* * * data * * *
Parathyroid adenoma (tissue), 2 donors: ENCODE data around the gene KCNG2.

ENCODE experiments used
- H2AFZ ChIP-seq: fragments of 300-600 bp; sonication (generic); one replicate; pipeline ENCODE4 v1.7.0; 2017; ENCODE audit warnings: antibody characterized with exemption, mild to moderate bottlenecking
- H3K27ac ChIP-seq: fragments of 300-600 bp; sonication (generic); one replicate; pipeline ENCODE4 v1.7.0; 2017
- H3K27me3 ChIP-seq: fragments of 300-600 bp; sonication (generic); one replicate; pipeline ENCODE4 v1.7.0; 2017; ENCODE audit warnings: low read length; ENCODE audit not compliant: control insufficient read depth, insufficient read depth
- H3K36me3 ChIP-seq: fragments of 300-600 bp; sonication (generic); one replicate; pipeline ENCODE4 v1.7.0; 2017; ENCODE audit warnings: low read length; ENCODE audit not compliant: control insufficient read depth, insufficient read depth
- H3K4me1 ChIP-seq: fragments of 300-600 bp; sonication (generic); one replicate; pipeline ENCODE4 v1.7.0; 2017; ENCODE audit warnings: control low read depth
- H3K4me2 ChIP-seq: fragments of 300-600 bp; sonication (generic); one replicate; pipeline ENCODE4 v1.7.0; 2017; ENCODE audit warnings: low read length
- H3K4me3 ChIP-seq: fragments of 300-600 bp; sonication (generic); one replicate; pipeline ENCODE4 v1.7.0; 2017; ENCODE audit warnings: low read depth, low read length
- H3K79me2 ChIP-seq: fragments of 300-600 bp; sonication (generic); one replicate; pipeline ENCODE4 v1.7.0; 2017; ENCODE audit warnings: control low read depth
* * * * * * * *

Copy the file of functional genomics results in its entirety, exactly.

Parathyroid adenoma (tissue), 2 donors: ENCODE data around the gene KCNG2.

ENCODE experiments used
- H2AFZ ChIP-seq: fragments of 300-600 bp; sonication (generic); one replicate; pipeline ENCODE4 v1.7.0; 2017; ENCODE audit warnings: antibody characterized with exemption, mild to moderate bottlenecking
- H3K27ac ChIP-seq: fragments of 300-600 bp; sonication (generic); one replicate; pipeline ENCODE4 v1.7.0; 2017
- H3K27me3 ChIP-seq: fragments of 300-600 bp; sonication (generic); one replicate; pipeline ENCODE4 v1.7.0; 2017; ENCODE audit warnings: low read length; ENCODE audit not compliant: control insufficient read depth, insufficient read depth
- H3K36me3 ChIP-seq: fragments of 300-600 bp; sonication (generic); one replicate; pipeline ENCODE4 v1.7.0; 2017; ENCODE audit warnings: low read length; ENCODE audit not compliant: control insufficient read depth, insufficient read depth
- H3K4me1 ChIP-seq: fragments of 300-600 bp; sonication (generic); one replicate; pipeline ENCODE4 v1.7.0; 2017; ENCODE audit warnings: control low read depth
- H3K4me2 ChIP-seq: fragments of 300-600 bp; sonication (generic); one replicate; pipeline ENCODE4 v1.7.0; 2017; ENCODE audit warnings: low read length
- H3K4me3 ChIP-seq: fragments of 300-600 bp; sonication (generic); one replicate; pipeline ENCODE4 v1.7.0; 2017; ENCODE audit warnings: low read depth, low read length
- H3K79me2 ChIP-seq: fragments of 300-600 bp; sonication (generic); one replicate; pipeline ENCODE4 v1.7.0; 2017; ENCODE audit warnings: control low read depth